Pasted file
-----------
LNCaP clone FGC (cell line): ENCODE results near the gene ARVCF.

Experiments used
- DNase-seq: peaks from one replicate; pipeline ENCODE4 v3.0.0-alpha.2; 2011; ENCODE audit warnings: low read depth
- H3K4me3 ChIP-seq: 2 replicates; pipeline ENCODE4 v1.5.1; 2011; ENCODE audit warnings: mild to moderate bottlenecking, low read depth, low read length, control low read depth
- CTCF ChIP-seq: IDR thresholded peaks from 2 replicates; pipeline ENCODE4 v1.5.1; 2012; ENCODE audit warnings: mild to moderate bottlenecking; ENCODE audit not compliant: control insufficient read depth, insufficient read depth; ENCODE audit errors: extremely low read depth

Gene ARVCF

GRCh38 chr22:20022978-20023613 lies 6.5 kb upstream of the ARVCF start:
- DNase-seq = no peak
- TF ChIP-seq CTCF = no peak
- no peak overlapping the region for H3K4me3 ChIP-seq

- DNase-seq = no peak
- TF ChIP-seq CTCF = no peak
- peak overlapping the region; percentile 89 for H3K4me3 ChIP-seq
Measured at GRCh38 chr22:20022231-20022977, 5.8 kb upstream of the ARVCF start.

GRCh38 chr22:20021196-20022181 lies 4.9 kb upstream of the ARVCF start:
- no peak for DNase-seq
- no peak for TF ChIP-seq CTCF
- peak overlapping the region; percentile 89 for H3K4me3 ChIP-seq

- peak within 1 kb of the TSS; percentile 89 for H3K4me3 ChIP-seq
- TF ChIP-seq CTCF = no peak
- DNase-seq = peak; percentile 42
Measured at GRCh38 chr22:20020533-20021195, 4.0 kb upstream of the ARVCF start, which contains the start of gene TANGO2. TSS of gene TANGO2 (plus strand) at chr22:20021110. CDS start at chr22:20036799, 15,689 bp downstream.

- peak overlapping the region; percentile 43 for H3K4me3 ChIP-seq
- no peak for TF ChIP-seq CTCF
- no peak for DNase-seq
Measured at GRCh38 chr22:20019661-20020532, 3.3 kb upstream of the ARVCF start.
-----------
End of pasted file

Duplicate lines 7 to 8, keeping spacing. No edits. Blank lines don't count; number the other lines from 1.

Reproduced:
GRCh38 chr22:20022978-20023613 lies 6.5 kb upstream of the ARVCF start:
- DNase-seq = no peak